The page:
Exposure variables

The exposure variables for illnesses included participant characteristics and community-level variables. The women’s basic characteristics included her age, age at first marriage, age at first birth, birth interval (≥2 years or <2 years between births), occupation (domestic service or other), household wealth index, total monthly household expenditure (more or less than $30), gravidity, parity, history of abortion, history of stillbirth, marital status, and educational status. The neonates’ exposure characteristic was the birth weight (≥2500g or <2,500g). Low birth weight <2,500g was regarded as an exposure variable. Community-level variables included the type of road (asphalt or other) and walking distance to the nearest health facility. The exposure variables for the utilization of healthcare services were postpartum and neonatal illnesses and all previously listed exposure variables.

Quantitative variables

Continuous variables were assessed for symmetry, and parametric tests were used for normally distributed variables.

Sample size

To assess the sample, we made some assumptions based on our previous study [22]. We assumed a 15.5% incidence of illnesses among pregnant women and a 1.65 relative risk among poor women, compared with rich women (95% confidence level [CI], 80% power, and 1:1 ratio of unexposed to exposed) [32]. The sample size was estimated at 898 after adding 10% for non-responses. S1 Fig summarizes the flowchart of the recruitment of participants.

During the initial recruitment, 898 pregnant women were included in the study. Of those, 86 were excluded due to incomplete data, 14 had abortions, two were not pregnant, and instead had ovarian cysts, one died in an accident, and one refused to participate. Thus, 794 pregnant women were included in the analysis of pregnancy-related illnesses. During the follow-up visits, 10 women with incomplete data were excluded. The final sample thus included 784 postpartum women (S1 Fig).

Neonates born from 794 pregnant women were eligible for inclusion in the study. Out of 808 births, 782 were live births and 26 were stillbirths. Thirteen women had multiple births, and 781 women had singleton births. Of the 782 live births, we excluded 10 due to incomplete data, leaving a final sample of 772 neonates (S1 Fig).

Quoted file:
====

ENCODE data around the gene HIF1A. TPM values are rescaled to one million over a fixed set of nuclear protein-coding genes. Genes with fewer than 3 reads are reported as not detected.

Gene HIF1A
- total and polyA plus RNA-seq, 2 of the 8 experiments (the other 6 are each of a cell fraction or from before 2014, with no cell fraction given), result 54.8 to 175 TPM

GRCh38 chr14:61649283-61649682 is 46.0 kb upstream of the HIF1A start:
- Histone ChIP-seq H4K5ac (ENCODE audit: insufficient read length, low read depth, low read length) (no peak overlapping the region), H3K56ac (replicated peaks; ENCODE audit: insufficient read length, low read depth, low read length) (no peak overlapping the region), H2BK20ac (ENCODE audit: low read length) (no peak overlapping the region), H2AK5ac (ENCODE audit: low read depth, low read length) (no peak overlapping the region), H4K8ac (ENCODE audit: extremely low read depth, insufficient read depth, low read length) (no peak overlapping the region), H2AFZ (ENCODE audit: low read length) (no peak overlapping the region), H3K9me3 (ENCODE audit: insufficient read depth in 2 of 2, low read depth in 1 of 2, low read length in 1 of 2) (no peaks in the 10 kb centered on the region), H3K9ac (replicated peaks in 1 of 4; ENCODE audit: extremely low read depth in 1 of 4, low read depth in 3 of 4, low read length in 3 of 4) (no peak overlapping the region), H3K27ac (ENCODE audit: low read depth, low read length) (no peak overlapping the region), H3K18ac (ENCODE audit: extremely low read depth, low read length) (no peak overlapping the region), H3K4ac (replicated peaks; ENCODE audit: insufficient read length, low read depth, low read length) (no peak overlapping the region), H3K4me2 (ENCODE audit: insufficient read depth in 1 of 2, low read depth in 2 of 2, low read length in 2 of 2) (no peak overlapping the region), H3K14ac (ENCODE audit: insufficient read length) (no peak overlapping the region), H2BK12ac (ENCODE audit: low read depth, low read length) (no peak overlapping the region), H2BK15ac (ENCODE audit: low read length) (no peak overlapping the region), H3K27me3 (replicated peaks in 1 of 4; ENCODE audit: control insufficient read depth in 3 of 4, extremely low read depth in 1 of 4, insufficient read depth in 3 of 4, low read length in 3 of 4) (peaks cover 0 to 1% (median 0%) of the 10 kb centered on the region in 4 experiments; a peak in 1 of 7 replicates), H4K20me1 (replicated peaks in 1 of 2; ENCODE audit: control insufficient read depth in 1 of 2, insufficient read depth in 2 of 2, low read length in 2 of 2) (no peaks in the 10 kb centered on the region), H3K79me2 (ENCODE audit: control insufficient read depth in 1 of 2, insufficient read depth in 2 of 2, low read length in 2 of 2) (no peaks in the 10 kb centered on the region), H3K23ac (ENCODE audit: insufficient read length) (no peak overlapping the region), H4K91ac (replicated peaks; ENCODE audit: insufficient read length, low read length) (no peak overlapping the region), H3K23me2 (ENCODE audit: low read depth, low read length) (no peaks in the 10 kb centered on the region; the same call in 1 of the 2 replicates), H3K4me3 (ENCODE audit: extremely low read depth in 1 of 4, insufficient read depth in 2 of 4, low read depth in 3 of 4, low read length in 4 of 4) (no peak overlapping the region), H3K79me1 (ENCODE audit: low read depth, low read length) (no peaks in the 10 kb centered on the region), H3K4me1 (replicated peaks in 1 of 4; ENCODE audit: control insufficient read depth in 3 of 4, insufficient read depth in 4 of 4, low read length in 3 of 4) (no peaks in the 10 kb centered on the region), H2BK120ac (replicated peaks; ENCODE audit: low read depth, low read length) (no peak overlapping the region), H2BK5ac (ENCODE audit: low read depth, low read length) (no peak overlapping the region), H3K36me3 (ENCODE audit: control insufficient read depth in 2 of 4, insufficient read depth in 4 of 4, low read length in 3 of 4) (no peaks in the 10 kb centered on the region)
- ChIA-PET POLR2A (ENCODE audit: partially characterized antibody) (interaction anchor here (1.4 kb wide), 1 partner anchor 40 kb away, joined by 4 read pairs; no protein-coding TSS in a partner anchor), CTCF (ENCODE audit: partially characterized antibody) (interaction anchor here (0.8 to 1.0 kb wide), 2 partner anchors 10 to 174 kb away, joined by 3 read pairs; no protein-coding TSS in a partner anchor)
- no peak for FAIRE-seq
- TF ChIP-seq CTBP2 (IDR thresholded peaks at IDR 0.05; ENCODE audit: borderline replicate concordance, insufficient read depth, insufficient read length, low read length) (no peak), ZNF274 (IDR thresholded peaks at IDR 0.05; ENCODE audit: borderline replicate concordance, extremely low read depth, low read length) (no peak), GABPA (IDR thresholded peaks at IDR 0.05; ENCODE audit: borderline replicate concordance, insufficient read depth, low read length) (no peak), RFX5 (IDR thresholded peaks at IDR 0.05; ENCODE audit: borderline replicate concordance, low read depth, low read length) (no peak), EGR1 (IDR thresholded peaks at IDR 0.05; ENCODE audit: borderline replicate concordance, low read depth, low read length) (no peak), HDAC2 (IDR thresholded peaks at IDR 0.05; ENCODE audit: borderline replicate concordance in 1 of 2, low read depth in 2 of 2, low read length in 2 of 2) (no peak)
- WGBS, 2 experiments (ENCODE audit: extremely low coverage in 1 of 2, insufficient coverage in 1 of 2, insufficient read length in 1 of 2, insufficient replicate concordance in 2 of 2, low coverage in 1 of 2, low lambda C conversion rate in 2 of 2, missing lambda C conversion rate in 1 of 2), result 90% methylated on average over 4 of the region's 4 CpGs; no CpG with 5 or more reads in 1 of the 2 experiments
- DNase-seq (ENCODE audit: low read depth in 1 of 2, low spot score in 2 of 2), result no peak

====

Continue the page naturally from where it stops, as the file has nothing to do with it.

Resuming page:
Data collection

Baseline socioeconomic and demographic data and follow-up data were collected via a questionnaire during visits to participants’ homes. Data from postpartum women were collected eight times: within 24 hours and within 24–72 hours after birth and at the end of the first, second, third, fourth, fifth, and sixth weeks. The questionnaire was adapted from the WHO Maternal Morbidity Measurement Tool [33]. Data from neonates were collected six times at the same home visits: within 24 hours and within 24–72 hours of birth and at the end of the 7th, 14th, 21st, and 28th days. The questionnaire was adapted from the Johns Hopkins University Tools and Indicators for Maternal and Newborn Health [34].

Postpartum and neonatal questionnaires were prepared in English, translated into the local Gedeo (see S1 File Gedeo questionnaire for postpartum women and neonates.rar) and Amharic (see S2 File Amharic questionnaire for postpartum women.rar and S4 File Amharic questionnaire for neonates.rar) languages, and then translated back into the English language (see S3 File English questionnaire for postpartum women.rar and S5 File English questionnaire for neonates.rar).

The trained data collectors read the symptoms aloud and then asked the women to indicate whether they or their neonates had any of the symptoms, whether they utilized healthcare services, and reasons why they did not seek healthcare during illnesses. To assess the need for the utilization of healthcare services during postpartum and neonatal illnesses, a community-based approach was used rather than a facility-based approach [35].

Statistical methods

The data were entered in EpiData version 3.1 software (EpiData Association, Odense, Denmark). Descriptive statistical analysis was used to determine the distribution of illness incidences and the utilization of healthcare services. In this paper, one statistical model was used to analyze recurrent event data. The interpretation of results and analyses of risk factors were based on Prentice, Williams, and Peterson’s total time Cox-type survival model [36,37]. This model is a robust option for recurrent events of illnesses and the utilization of healthcare services. To control for the effect of missing values, the analysis was restricted to women and neonates with complete data [38]. Correlations among variables during pregnancy and postpartum periods or during neonatal and pregnancy periods also were assessed. STATA software version 15 was used for analysis (Stata Corp LLC, College Station, TX, USA). Detailed information on the methods, study design, procedures, sample size, statistical methods, and major findings of illnesses during pregnancy are presented in our previous study [22].